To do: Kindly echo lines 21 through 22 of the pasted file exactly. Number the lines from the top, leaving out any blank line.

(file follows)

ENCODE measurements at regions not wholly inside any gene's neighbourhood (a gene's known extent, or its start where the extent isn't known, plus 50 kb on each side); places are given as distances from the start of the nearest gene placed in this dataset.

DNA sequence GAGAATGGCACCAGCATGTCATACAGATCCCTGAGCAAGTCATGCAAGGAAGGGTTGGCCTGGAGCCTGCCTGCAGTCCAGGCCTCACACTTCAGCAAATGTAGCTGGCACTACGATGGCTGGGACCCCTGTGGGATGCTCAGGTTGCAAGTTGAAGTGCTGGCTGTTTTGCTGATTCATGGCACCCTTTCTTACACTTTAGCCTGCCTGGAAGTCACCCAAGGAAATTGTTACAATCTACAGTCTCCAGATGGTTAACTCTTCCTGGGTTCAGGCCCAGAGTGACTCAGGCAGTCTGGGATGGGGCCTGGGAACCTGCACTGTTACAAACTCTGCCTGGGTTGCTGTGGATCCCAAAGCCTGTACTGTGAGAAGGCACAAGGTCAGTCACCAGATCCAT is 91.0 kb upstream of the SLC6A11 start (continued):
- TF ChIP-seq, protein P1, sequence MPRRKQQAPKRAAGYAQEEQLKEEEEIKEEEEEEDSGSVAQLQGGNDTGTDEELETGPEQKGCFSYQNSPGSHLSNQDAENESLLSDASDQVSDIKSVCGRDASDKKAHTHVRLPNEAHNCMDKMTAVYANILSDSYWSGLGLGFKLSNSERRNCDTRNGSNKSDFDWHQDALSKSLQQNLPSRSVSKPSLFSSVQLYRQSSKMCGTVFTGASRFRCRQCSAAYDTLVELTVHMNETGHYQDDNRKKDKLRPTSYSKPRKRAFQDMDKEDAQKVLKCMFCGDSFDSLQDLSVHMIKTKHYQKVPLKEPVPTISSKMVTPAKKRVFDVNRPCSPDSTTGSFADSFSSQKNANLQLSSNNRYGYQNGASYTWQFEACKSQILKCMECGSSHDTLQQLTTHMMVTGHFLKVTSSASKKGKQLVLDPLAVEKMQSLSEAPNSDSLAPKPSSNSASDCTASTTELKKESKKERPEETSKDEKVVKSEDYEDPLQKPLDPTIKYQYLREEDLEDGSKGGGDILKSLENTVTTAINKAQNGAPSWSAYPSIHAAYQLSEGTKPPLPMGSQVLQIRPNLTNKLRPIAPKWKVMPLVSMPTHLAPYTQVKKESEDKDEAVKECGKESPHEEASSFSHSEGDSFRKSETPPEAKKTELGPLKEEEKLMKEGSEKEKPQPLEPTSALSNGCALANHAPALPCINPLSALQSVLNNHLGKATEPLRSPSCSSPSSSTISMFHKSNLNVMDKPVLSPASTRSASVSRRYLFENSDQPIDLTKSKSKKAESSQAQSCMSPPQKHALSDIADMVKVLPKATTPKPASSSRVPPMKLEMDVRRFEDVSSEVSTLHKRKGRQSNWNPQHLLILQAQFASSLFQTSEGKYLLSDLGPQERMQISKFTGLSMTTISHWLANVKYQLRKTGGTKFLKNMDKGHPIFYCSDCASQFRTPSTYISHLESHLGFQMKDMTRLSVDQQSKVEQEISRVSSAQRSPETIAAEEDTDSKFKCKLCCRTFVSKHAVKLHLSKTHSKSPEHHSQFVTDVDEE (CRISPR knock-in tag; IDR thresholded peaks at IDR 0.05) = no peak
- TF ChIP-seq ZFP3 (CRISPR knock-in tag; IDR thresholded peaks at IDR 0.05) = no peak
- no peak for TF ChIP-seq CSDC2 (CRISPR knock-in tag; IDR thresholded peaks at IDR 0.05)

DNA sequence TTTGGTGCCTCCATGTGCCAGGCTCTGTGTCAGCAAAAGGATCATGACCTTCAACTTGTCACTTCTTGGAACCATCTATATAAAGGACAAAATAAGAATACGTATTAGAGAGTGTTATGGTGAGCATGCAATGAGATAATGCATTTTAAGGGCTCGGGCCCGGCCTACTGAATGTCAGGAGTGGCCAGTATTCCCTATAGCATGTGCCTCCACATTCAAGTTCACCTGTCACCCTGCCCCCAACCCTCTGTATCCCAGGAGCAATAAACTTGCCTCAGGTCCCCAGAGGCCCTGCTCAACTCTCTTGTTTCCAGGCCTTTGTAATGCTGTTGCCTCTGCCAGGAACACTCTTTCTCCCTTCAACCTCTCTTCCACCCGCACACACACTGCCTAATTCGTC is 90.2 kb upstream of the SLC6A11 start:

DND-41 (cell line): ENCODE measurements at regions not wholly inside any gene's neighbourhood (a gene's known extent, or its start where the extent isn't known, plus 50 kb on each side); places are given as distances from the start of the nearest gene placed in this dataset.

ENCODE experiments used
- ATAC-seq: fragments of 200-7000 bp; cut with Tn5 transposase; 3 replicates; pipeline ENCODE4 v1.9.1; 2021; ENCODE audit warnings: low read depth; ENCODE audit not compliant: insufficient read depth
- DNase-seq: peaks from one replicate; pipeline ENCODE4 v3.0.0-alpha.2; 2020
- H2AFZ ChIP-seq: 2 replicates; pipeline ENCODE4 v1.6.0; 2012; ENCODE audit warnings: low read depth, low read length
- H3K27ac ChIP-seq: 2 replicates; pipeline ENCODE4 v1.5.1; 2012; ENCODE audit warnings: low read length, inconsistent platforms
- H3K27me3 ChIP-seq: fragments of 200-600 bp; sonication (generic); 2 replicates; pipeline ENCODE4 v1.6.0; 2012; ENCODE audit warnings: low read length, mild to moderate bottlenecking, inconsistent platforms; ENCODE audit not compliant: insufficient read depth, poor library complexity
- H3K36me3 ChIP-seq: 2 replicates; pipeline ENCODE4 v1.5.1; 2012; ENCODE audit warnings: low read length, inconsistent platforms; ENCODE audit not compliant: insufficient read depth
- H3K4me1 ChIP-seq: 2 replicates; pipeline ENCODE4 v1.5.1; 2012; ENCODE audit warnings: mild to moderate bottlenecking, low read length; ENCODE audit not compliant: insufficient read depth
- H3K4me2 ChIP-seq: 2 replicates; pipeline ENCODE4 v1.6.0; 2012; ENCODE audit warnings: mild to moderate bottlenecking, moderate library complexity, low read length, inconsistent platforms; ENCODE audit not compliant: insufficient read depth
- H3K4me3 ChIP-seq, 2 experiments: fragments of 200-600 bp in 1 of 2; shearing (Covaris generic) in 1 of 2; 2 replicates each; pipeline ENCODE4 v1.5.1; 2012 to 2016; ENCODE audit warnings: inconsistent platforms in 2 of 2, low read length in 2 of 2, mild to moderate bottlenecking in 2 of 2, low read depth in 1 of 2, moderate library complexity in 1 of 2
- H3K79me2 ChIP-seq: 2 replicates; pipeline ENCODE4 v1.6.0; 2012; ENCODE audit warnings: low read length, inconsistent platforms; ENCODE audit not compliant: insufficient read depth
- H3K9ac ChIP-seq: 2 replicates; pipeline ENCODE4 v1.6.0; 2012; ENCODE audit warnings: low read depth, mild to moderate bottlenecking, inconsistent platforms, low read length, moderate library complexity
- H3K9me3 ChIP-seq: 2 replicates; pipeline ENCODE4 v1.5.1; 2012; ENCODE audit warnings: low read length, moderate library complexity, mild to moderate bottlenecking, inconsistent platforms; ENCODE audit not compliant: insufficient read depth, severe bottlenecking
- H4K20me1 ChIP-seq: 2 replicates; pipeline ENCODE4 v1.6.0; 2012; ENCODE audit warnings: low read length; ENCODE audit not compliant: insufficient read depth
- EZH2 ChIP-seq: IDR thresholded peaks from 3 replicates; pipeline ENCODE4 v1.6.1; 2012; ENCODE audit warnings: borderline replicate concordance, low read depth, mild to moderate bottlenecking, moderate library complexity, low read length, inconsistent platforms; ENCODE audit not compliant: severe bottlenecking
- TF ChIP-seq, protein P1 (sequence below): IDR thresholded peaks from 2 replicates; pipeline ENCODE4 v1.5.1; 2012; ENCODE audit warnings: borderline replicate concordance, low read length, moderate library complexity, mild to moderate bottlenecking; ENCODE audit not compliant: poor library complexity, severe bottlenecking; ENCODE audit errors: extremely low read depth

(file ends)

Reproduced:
- H4K20me1 ChIP-seq: 2 replicates; pipeline ENCODE4 v1.6.0; 2012; ENCODE audit warnings: low read length; ENCODE audit not compliant: insufficient read depth
- EZH2 ChIP-seq: IDR thresholded peaks from 3 replicates; pipeline ENCODE4 v1.6.1; 2012; ENCODE audit warnings: borderline replicate concordance, low read depth, mild to moderate bottlenecking, moderate library complexity, low read length, inconsistent platforms; ENCODE audit not compliant: severe bottlenecking